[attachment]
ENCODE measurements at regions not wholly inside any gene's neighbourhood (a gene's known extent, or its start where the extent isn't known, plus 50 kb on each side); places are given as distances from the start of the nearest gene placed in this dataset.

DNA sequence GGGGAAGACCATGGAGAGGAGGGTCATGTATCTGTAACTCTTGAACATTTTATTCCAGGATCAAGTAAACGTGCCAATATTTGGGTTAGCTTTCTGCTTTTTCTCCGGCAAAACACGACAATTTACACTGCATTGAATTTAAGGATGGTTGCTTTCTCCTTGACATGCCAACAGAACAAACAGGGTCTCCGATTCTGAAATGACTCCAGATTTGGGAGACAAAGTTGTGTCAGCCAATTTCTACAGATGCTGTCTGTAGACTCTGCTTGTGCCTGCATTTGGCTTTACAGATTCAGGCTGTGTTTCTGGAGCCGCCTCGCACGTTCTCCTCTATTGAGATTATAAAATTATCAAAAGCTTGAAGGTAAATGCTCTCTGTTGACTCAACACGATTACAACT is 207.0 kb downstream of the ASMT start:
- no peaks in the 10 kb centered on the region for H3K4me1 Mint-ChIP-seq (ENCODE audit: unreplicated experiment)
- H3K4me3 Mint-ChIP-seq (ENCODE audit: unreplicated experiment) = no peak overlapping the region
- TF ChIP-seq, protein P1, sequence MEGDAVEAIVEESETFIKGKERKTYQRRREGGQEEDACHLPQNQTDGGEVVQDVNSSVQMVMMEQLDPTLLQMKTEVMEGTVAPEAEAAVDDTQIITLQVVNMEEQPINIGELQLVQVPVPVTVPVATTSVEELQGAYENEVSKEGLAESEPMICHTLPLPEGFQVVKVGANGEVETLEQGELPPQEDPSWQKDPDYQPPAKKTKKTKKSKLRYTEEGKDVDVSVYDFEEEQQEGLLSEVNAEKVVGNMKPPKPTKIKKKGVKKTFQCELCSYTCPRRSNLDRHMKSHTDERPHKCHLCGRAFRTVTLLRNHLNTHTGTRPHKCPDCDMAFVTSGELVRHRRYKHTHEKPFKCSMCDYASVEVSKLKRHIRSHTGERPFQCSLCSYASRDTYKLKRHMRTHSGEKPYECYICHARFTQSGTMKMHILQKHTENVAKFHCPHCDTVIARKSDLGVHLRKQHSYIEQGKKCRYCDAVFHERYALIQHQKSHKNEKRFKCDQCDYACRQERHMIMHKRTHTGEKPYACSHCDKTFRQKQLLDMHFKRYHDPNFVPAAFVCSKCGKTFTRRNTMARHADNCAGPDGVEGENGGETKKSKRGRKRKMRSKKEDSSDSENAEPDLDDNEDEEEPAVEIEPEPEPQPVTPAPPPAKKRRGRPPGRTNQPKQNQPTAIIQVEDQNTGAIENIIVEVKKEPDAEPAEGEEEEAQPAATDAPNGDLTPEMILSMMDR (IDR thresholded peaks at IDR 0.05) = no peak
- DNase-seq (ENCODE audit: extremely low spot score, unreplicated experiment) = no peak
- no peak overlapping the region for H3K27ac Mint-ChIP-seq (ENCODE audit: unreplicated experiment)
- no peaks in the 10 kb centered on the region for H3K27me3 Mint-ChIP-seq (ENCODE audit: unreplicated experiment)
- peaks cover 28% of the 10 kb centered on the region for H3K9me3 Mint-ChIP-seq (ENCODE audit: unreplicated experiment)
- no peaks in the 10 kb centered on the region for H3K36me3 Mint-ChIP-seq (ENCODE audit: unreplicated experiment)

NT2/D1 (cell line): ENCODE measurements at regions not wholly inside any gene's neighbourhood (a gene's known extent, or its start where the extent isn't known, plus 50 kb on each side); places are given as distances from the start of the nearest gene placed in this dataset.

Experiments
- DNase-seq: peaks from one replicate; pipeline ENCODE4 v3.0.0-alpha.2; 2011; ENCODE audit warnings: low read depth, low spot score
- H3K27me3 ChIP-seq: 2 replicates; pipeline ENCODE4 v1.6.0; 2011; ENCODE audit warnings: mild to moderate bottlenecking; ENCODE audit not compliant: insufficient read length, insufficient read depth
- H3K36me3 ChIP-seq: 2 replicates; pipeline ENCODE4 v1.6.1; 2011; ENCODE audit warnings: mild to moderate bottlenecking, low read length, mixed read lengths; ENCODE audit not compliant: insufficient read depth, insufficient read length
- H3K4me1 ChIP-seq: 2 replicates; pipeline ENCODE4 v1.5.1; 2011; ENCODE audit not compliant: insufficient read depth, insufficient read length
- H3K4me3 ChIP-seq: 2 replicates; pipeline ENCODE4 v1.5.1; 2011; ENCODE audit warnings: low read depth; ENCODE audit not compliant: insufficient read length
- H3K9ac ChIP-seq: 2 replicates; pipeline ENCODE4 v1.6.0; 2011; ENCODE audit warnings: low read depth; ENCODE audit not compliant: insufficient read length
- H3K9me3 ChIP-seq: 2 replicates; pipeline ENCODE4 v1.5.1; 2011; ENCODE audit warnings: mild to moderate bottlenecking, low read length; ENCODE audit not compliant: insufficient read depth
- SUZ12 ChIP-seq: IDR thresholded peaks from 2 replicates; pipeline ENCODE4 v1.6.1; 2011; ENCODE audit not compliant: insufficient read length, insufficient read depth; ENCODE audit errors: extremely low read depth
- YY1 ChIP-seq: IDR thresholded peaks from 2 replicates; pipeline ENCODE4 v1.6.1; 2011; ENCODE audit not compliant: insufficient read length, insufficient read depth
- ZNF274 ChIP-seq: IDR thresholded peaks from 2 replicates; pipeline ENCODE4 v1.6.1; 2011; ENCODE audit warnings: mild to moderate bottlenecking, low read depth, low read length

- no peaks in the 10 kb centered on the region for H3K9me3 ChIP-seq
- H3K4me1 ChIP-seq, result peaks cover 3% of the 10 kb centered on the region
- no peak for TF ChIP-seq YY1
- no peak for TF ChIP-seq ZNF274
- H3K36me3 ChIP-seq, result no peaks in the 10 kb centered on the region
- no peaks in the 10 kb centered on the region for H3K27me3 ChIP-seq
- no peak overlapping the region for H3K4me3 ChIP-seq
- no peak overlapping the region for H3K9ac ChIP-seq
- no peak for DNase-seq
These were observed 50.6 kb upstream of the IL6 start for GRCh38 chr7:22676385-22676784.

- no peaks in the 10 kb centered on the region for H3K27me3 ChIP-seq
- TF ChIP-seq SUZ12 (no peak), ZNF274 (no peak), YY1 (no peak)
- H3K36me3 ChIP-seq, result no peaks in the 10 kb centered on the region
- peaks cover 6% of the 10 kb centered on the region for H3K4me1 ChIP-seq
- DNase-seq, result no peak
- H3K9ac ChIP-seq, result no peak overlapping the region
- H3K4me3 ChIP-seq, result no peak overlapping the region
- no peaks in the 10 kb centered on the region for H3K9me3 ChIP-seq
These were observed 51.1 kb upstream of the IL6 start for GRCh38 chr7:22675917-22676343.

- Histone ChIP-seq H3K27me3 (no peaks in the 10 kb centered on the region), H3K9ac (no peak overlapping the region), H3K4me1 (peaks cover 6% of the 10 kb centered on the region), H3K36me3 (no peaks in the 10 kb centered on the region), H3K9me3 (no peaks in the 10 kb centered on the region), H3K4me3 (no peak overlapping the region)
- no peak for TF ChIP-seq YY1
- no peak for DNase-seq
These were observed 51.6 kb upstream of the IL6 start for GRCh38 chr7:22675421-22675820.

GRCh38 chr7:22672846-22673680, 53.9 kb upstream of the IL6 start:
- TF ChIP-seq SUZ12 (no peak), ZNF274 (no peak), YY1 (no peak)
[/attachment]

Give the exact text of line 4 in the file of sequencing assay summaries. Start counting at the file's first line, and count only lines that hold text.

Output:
- H3K4me3 Mint-ChIP-seq (ENCODE audit: unreplicated experiment) = no peak overlapping the region